Intellectual property rights (IPR) are a perennial headache for foreign companies operating in China and critics argue that poor enforcement scares off firms from transferring technology or applying for patents.
The United States has lamented that lax controls have made possible the systematic stealing of American innovations.
Ambassador Gary Locke said a long road lay ahead before rights holders in China could feel confident that their IPR would be protected under the law. Rights holders, including many Chinese, have told us ... that courts lack consistency in the application of procedural remedies and that damages awarded do not fully compensate for losses or fail to deter future infringers, he told a forum. So long as such entrepreneurs efforts go unrewarded, Chinas efforts to develop an innovative, 21st Century economy will remain stunted.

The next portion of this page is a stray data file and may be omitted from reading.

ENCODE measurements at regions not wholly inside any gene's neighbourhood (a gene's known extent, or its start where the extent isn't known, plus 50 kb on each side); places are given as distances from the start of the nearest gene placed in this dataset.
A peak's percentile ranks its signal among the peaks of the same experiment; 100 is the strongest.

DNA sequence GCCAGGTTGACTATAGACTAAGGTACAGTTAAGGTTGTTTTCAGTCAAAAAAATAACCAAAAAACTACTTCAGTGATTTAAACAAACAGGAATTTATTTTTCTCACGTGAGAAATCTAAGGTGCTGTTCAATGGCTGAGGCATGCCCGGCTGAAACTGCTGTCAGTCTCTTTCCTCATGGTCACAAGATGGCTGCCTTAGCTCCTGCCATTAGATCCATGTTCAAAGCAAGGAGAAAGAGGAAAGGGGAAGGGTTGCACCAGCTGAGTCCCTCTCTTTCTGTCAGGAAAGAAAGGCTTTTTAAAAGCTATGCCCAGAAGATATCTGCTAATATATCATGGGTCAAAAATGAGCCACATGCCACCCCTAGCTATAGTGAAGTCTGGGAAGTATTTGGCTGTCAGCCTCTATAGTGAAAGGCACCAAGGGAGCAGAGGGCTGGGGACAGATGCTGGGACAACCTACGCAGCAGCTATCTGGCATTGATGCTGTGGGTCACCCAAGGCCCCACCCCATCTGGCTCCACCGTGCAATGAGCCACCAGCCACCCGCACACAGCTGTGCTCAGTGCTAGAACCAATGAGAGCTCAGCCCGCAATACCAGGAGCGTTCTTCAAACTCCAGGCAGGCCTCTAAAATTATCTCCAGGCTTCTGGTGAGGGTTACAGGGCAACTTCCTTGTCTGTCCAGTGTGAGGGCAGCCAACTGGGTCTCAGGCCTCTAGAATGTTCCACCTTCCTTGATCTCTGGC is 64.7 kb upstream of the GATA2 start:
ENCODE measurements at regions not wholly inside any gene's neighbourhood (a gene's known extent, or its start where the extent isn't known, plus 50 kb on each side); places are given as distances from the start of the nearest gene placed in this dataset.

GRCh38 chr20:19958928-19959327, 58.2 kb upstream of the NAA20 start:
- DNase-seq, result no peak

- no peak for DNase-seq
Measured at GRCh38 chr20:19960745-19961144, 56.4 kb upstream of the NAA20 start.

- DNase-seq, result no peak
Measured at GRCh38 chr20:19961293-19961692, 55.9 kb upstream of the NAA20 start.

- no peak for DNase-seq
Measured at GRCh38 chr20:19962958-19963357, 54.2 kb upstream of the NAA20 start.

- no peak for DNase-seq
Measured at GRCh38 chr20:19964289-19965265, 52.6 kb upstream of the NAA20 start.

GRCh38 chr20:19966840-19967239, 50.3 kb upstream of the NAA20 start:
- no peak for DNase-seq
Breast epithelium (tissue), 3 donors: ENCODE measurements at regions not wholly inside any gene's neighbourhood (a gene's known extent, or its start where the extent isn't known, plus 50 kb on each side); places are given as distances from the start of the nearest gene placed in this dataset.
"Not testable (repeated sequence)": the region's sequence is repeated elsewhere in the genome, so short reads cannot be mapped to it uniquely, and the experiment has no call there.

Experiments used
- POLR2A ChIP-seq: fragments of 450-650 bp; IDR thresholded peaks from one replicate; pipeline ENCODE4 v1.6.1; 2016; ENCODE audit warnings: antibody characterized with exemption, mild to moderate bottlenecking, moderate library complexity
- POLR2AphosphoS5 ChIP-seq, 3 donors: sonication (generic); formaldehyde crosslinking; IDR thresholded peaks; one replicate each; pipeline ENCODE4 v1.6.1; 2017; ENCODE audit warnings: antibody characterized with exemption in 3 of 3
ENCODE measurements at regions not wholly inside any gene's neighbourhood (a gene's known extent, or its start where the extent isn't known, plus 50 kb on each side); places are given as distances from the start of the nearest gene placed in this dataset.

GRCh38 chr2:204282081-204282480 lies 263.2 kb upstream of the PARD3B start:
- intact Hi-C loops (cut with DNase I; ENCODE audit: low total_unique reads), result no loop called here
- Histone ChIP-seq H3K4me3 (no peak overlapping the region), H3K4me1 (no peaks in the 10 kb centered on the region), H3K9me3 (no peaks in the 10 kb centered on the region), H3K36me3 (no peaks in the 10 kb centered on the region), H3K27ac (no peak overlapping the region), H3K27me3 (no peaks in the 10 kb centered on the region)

China, he said, was clearly moving in the right direction, but the most pressing issue was reform of trade secrets law.
The United States has called Chinas theft of trade secrets a grave problem as a target company can see market position and competitive advantages from research investment evaporate as a result of corporate espionage.
Foreign ministry spokesman Qin Gang disputed the comments, saying China had made obvious achievements on IPR enforcement. On the issue of protecting IPR, we hope that the country in question can increase dialogue and cooperation and mutual understanding and not blindly exert pressure and criticise, Qin told a news briefing.